In late 2022, many Western and NATO countries promised to send modern weaponry to Ukraine. As U.S. Secretary of Defense Lloyd Austin put it, the intent was to support Ukraine for as long as it takes to drive Russia out. As signs indicate a Ukrainian spring offensive may soon launch, many Western military analysts claim that a sufficient amount of Western armor could turn things around for Ukraine. A careful analysis reveals such optimism may be misplaced.
On March 23, Commander of the Ukrainian ground forces Gen. Oleksandr Syrsky confidently declared the Ukrainian Armed Forces would “very soon” launch a new offensive and drive Russian forces backward, “as we did in the past near Kyiv, Kharkiv, Balakliya and Kupyansk.” Four days later, Ukrainian Defense Minister Oleksii Reznikov announced the UAF had already received tanks and armored personnel carriers from Britain, Spain, France, the U.S., Germany, and Portugal. “The greatest vehicles for the best soldiers,” Reznikov tweeted, adding that it was time to move onward to the offensive.
NATO Provides Modern Equipment & Training to Bolster Ukrainian Armed Forces
Many will understandably point to the considerable acquisitions promised to or already delivered to Ukraine: MiG 29 jets, U.S.-provided Patriot air defense systems, M1A1 Abrams tanks, and Stryker armored vehicles. These are joined by British Challenger tanks, German Leopard tanks, French AMX-10 tanks, Turkish Kirpi armored personnel carriers, U.S. Paladin self-propelled 155mm howitzers, and thousands of drones. That is a lot of firepower. What is far less understood in Western media, however, is the laborious process of turning varied modern platforms into combat power.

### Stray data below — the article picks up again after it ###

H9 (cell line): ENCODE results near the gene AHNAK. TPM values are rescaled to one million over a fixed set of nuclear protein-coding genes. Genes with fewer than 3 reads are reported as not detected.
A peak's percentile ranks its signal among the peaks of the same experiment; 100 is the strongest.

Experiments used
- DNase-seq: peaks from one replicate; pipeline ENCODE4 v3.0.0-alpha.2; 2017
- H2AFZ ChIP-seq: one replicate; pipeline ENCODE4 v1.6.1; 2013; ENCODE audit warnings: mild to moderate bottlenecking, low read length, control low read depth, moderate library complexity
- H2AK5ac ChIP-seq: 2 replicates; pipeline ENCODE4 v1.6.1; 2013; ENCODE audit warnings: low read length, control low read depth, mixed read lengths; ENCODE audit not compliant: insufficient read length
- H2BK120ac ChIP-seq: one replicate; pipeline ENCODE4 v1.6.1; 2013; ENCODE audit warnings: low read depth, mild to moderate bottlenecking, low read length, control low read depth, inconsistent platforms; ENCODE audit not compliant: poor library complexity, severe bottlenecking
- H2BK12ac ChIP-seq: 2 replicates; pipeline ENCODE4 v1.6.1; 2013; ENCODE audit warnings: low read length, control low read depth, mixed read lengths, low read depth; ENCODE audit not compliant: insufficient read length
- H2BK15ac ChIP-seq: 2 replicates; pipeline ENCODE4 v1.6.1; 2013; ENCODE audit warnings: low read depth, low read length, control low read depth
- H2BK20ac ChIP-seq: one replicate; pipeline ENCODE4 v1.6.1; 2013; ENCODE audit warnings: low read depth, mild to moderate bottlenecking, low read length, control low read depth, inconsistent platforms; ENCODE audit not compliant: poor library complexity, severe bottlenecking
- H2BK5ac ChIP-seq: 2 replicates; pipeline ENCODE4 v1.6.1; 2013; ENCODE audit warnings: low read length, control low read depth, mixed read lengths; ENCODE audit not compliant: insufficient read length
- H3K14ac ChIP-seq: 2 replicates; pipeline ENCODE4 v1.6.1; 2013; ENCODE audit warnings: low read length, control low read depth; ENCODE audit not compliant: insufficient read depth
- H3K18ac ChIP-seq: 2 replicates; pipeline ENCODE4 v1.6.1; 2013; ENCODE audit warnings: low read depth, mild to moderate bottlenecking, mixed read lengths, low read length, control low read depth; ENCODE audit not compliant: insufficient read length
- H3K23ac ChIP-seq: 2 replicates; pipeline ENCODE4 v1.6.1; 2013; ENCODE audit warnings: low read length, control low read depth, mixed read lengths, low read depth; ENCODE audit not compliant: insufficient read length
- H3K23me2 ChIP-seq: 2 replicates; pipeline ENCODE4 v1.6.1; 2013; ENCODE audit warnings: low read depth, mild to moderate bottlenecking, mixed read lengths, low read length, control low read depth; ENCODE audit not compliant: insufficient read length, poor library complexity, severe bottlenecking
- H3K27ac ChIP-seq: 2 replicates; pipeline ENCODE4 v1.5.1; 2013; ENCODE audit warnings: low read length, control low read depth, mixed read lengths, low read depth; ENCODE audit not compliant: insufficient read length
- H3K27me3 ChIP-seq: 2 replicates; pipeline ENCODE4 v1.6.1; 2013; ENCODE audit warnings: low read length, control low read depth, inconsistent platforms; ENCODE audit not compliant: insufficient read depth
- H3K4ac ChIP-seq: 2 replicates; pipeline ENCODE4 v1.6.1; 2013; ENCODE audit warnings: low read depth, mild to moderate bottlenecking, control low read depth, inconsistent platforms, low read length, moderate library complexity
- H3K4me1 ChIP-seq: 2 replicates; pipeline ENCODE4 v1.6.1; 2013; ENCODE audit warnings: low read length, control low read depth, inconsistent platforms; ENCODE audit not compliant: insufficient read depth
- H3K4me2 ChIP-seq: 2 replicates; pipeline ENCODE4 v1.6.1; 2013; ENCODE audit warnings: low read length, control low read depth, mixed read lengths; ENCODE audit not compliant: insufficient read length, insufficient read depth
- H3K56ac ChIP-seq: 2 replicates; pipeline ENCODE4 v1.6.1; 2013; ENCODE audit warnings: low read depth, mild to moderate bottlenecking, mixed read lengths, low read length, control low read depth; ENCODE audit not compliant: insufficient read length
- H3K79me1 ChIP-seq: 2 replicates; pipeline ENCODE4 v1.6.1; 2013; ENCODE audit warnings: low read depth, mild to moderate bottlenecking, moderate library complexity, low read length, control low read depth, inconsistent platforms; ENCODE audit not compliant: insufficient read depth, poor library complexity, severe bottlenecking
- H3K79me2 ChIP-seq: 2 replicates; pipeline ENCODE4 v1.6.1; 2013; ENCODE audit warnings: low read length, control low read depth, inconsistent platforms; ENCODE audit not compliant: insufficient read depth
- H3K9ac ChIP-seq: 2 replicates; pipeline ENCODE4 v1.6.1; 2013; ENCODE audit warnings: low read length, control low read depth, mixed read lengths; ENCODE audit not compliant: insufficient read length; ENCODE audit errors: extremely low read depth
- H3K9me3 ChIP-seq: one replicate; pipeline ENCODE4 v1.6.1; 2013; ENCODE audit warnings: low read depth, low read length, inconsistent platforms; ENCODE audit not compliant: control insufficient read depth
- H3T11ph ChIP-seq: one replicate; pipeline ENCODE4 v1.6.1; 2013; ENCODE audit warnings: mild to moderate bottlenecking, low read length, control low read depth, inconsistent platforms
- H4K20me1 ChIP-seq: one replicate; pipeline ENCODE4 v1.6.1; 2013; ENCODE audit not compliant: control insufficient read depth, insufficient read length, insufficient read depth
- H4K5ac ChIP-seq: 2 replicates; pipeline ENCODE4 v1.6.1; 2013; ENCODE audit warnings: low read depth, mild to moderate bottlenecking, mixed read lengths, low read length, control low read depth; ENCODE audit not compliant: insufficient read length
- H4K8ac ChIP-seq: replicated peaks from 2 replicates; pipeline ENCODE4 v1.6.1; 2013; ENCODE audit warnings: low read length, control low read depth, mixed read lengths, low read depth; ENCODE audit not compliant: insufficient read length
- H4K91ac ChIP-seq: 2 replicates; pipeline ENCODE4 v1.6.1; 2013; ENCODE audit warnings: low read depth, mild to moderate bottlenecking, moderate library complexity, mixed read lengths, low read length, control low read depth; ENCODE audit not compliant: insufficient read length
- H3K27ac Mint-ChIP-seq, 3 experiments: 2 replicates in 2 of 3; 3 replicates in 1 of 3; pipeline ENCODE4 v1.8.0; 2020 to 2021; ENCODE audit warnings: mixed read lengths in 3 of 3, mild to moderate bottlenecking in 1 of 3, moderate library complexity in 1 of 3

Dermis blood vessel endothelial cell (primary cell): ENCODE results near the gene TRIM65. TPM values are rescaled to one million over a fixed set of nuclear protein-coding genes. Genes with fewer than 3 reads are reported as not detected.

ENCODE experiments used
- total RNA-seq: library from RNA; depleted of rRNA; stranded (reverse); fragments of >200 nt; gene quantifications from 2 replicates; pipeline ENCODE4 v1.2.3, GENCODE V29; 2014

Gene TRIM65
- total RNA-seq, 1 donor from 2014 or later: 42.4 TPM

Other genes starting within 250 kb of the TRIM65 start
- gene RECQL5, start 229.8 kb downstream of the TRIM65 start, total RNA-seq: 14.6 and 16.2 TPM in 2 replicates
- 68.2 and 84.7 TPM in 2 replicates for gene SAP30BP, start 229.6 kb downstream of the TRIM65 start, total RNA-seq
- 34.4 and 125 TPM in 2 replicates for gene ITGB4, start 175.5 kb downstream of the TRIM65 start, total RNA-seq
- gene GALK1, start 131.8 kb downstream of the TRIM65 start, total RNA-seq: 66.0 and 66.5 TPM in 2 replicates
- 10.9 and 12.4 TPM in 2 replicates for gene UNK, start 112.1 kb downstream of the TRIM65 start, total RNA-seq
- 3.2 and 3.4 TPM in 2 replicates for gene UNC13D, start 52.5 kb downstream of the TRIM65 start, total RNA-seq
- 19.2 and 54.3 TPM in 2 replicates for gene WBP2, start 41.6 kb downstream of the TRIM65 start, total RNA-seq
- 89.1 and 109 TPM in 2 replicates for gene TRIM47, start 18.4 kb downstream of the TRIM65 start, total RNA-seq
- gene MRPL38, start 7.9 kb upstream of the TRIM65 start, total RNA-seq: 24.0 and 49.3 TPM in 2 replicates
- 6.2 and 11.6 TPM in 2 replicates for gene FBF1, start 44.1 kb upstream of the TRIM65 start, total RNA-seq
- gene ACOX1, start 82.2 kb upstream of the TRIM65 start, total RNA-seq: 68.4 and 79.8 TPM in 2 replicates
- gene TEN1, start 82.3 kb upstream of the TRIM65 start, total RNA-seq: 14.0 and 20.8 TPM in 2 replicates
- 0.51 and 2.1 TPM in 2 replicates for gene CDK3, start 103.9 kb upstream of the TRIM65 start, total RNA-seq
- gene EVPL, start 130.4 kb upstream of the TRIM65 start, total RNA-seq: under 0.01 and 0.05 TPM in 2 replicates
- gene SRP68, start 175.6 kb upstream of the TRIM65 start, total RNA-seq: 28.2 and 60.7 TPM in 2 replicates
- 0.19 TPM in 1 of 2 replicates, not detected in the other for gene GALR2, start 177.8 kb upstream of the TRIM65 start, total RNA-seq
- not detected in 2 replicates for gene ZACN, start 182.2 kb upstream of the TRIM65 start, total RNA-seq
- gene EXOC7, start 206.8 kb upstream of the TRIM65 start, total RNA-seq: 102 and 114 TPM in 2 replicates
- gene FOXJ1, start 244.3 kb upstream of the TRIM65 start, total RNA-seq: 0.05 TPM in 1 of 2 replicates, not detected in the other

Most analysts simply assess that the capacities of the various planes, tanks, and armored vehicles make them superior to their Russian counterparts, and thus the mere possession of them grants an assumed tactical advantage to the Ukrainian side. It is far more complicated than that. As I have detailed in previous analyses in these pages, to use these many platforms from a host of different countries, Ukraine must have reliable logistics supply lines to provide spare parts, trained mechanics, and the ammunition tailored to each system.
Further, each platform includes a unique operating system that operators must learn, in addition to understanding their own Soviet-era equipment. Cobbling all that together, keeping it all operating and supplied with ammunition, fuel, and spare parts is a monumentally difficult task. Yet as hard as it is to cobble together so many different platforms in the absence of mature support systems, the greater difficulty facing the Ukraine Armed Forces will be to use them effectively in a combined-arms offensive.